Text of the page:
Picked up a piece of analysis today from my newsfeed regarding Twitter audience. Nielsen has posted information about Twitter's month-to-month retention (40%) and compared that to Facebook's and MySpace's. Pete Cashmore over at Mashable promptly misread the basic information and came to an entirely wrong conclusion about the stats, titling his post about it as "60% quit Twitter in the first month". A simple misunderstanding of basic audience analysis like this is the crucial difference between explosively growing traffic and a failure. That's a fail for you, Pete.

What's wrong? Well, retention is a separate matter from conversion. 40% conversion from a trial registration to being a continuing active user to the second month would not be a bad conversion rate. It's not stratospherically great, I've seen better, but I wouldn't be terribly unhappy about such a figure. However, Nielsen didn't say anything at all about first-to-second month conversion. This is what they DID say: "Twitter’s audience retention rate, or the percentage of a given month’s users who come back the following month, is currently about 40 percent."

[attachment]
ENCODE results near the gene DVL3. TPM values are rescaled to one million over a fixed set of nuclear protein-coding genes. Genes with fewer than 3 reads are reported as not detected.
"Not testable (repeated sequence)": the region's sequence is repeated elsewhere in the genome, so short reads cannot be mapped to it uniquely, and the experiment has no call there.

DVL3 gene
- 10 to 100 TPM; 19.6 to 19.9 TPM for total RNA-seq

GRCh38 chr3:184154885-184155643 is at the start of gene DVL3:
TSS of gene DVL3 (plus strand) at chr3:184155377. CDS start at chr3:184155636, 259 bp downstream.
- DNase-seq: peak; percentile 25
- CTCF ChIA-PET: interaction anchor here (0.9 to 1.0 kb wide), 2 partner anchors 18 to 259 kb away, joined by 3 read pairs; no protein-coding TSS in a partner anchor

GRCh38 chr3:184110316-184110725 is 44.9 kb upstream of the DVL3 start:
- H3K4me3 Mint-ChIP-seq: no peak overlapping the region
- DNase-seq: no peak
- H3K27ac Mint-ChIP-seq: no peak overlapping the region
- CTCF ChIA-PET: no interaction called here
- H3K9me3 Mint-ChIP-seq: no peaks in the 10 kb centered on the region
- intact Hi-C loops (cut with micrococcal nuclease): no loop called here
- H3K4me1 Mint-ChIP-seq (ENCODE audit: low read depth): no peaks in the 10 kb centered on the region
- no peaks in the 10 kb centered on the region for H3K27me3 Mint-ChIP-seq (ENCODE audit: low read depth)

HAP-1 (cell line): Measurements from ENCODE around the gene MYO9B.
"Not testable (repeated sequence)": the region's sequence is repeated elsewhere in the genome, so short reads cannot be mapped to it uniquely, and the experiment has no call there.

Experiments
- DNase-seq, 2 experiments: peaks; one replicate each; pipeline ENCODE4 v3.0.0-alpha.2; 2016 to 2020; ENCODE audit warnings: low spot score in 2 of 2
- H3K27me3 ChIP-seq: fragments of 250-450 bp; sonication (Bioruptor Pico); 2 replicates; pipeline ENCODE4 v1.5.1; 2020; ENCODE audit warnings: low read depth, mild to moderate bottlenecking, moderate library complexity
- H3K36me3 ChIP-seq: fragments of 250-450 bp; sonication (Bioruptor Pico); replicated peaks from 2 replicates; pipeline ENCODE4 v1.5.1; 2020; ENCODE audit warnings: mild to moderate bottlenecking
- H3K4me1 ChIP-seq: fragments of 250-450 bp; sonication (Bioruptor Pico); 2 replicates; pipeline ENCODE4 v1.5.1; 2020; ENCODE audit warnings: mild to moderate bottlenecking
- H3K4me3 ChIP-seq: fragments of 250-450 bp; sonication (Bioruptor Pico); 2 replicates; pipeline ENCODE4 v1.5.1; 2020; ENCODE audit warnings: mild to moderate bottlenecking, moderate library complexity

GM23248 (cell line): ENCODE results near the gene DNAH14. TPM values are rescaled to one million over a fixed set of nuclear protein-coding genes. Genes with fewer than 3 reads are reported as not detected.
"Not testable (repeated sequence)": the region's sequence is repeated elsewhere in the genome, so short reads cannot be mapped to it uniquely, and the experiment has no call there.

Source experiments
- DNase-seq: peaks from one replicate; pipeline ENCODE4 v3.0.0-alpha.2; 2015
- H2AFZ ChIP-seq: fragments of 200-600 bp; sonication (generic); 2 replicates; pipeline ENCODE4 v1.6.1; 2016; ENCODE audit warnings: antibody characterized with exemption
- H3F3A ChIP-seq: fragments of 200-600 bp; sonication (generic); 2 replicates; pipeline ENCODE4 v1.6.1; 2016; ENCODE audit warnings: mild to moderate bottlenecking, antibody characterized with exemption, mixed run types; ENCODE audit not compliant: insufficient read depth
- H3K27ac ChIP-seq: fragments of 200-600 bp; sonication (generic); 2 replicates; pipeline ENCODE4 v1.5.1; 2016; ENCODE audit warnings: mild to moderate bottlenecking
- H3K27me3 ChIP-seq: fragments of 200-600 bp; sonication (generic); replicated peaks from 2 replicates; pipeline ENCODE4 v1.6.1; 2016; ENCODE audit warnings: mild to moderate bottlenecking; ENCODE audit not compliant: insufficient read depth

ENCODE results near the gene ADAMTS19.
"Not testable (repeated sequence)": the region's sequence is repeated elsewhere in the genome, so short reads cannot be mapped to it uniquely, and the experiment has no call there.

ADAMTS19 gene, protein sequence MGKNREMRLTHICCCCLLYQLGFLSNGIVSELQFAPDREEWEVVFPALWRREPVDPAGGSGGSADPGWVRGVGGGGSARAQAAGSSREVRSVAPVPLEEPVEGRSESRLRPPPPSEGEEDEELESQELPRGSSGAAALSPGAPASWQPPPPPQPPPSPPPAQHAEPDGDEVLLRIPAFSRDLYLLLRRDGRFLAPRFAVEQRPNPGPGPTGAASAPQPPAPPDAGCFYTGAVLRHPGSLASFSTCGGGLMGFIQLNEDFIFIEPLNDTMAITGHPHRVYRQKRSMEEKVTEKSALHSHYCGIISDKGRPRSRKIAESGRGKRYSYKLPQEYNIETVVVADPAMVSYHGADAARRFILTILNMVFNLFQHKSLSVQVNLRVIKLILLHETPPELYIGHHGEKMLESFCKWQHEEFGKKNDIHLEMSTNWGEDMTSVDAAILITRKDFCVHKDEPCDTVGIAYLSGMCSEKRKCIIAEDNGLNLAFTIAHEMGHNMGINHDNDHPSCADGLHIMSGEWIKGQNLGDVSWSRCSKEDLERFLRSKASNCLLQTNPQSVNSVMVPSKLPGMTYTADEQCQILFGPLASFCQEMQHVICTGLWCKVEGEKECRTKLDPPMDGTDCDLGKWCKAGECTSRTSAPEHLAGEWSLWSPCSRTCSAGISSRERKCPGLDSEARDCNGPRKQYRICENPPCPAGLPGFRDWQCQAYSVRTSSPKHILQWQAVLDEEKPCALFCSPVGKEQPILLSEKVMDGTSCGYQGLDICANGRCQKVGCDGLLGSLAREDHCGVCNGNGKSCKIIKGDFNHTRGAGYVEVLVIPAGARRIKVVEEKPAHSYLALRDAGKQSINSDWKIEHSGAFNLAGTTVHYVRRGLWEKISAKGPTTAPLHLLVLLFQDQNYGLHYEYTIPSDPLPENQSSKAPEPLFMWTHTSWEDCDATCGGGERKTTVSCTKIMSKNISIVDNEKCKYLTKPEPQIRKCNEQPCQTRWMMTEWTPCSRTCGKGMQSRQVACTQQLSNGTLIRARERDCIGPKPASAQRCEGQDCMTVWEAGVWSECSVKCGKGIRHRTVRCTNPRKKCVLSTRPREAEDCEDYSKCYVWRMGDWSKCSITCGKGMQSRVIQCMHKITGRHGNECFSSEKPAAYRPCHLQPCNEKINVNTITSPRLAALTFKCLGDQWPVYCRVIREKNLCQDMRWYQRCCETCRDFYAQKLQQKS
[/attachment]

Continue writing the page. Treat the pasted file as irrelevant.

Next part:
That's pretty plain English when you take the time to read it. Month to month, regardless of visitor lifetime, not first to second month. On this metric, 40% retention is not good at all, and will definitely be a limiting factor to Twitter's traffic and audience size over time, just the Nielsen article points out (and shows the math for). For any given retention rate, there just is a certain maximum audience reach beyond which any new traffic can't overcome the leaving base, since new traffic is not an inexhaustible supply.

And since today is a busy day, that concludes the free startup advice. Take the time to understand the difference between these metrics, you'll thank yourself for it later.